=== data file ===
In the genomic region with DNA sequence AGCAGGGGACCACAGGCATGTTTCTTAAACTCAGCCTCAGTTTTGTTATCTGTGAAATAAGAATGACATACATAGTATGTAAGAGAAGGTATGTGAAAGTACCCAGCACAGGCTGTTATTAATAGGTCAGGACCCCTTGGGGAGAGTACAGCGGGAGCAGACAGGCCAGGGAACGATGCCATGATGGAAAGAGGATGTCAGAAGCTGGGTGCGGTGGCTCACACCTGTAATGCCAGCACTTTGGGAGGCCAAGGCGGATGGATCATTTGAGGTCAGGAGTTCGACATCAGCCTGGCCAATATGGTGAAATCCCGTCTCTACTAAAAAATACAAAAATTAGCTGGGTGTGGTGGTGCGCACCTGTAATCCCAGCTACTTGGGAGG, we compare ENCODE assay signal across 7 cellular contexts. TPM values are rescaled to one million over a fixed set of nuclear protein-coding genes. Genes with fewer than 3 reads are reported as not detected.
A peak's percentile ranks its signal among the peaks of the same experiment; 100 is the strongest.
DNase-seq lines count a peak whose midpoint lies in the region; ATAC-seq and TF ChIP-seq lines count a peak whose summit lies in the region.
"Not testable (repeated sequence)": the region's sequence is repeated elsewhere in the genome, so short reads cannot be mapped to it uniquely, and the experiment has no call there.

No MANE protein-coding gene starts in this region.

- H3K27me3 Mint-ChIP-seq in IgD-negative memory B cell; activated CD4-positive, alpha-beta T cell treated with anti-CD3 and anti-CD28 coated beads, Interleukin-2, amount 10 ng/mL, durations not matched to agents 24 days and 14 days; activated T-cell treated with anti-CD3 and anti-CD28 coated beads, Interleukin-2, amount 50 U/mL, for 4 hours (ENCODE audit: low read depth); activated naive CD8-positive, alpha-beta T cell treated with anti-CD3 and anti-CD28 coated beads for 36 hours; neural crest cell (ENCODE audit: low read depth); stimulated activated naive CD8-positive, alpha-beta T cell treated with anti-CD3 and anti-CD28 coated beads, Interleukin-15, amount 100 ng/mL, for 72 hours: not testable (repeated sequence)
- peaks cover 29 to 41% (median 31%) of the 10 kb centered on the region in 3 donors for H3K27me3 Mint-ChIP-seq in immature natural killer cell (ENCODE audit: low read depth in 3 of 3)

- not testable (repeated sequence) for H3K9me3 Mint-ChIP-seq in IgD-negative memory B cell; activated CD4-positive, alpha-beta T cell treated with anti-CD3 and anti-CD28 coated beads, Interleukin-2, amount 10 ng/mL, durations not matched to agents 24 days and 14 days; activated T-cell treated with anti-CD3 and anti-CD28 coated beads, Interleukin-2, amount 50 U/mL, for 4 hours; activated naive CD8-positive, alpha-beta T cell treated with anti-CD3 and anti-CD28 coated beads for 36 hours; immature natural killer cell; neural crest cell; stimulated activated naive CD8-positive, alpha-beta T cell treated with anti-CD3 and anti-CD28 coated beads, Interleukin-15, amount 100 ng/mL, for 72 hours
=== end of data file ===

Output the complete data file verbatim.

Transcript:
In the genomic region with DNA sequence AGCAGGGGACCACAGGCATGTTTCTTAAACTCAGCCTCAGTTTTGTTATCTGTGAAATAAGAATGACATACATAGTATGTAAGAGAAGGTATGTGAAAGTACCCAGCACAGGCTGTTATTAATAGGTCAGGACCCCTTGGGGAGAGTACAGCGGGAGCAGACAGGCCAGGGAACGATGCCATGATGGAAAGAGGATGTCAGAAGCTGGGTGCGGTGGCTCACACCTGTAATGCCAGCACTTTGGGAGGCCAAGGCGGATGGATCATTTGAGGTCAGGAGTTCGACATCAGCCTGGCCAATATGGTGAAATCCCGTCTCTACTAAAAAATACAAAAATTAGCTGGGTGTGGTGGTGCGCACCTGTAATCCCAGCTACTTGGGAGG, we compare ENCODE assay signal across 7 cellular contexts. TPM values are rescaled to one million over a fixed set of nuclear protein-coding genes. Genes with fewer than 3 reads are reported as not detected.
A peak's percentile ranks its signal among the peaks of the same experiment; 100 is the strongest.
DNase-seq lines count a peak whose midpoint lies in the region; ATAC-seq and TF ChIP-seq lines count a peak whose summit lies in the region.
"Not testable (repeated sequence)": the region's sequence is repeated elsewhere in the genome, so short reads cannot be mapped to it uniquely, and the experiment has no call there.

No MANE protein-coding gene starts in this region.

- H3K27me3 Mint-ChIP-seq in IgD-negative memory B cell; activated CD4-positive, alpha-beta T cell treated with anti-CD3 and anti-CD28 coated beads, Interleukin-2, amount 10 ng/mL, durations not matched to agents 24 days and 14 days; activated T-cell treated with anti-CD3 and anti-CD28 coated beads, Interleukin-2, amount 50 U/mL, for 4 hours (ENCODE audit: low read depth); activated naive CD8-positive, alpha-beta T cell treated with anti-CD3 and anti-CD28 coated beads for 36 hours; neural crest cell (ENCODE audit: low read depth); stimulated activated naive CD8-positive, alpha-beta T cell treated with anti-CD3 and anti-CD28 coated beads, Interleukin-15, amount 100 ng/mL, for 72 hours: not testable (repeated sequence)
- peaks cover 29 to 41% (median 31%) of the 10 kb centered on the region in 3 donors for H3K27me3 Mint-ChIP-seq in immature natural killer cell (ENCODE audit: low read depth in 3 of 3)

- not testable (repeated sequence) for H3K9me3 Mint-ChIP-seq in IgD-negative memory B cell; activated CD4-positive, alpha-beta T cell treated with anti-CD3 and anti-CD28 coated beads, Interleukin-2, amount 10 ng/mL, durations not matched to agents 24 days and 14 days; activated T-cell treated with anti-CD3 and anti-CD28 coated beads, Interleukin-2, amount 50 U/mL, for 4 hours; activated naive CD8-positive, alpha-beta T cell treated with anti-CD3 and anti-CD28 coated beads for 36 hours; immature natural killer cell; neural crest cell; stimulated activated naive CD8-positive, alpha-beta T cell treated with anti-CD3 and anti-CD28 coated beads, Interleukin-15, amount 100 ng/mL, for 72 hours